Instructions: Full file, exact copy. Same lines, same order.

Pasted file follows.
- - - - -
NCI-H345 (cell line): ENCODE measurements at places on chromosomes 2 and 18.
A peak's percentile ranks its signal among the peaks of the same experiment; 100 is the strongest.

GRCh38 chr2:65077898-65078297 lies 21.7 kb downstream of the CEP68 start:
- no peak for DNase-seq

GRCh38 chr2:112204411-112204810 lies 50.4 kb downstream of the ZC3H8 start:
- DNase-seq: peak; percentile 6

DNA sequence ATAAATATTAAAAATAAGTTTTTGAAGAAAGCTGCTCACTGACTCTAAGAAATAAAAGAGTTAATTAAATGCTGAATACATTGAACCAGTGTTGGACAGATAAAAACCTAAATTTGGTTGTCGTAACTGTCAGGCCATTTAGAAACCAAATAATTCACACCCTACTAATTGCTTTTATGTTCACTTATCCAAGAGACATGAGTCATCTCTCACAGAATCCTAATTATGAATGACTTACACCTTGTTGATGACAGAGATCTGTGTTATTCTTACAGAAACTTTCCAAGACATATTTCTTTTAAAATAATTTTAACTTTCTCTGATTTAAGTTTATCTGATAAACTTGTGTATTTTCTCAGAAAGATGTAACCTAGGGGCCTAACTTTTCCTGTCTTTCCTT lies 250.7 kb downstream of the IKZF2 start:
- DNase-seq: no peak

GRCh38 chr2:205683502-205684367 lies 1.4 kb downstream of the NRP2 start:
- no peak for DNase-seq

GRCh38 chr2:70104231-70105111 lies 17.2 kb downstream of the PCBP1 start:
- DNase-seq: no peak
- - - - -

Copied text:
NCI-H345 (cell line): ENCODE measurements at places on chromosomes 2 and 18.
A peak's percentile ranks its signal among the peaks of the same experiment; 100 is the strongest.

GRCh38 chr2:65077898-65078297 lies 21.7 kb downstream of the CEP68 start:
- no peak for DNase-seq

GRCh38 chr2:112204411-112204810 lies 50.4 kb downstream of the ZC3H8 start:
- DNase-seq: peak; percentile 6

DNA sequence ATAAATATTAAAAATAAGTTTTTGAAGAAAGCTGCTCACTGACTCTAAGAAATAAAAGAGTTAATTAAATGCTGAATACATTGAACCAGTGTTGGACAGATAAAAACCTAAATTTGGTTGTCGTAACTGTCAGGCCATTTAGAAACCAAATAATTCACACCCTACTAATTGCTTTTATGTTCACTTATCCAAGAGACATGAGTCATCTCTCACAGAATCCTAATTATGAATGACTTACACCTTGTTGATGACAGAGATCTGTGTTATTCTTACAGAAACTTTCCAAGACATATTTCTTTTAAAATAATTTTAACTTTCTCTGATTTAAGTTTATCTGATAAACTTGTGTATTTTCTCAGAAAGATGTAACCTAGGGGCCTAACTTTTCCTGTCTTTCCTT lies 250.7 kb downstream of the IKZF2 start:
- DNase-seq: no peak

GRCh38 chr2:205683502-205684367 lies 1.4 kb downstream of the NRP2 start:
- no peak for DNase-seq

GRCh38 chr2:70104231-70105111 lies 17.2 kb downstream of the PCBP1 start:
- DNase-seq: no peak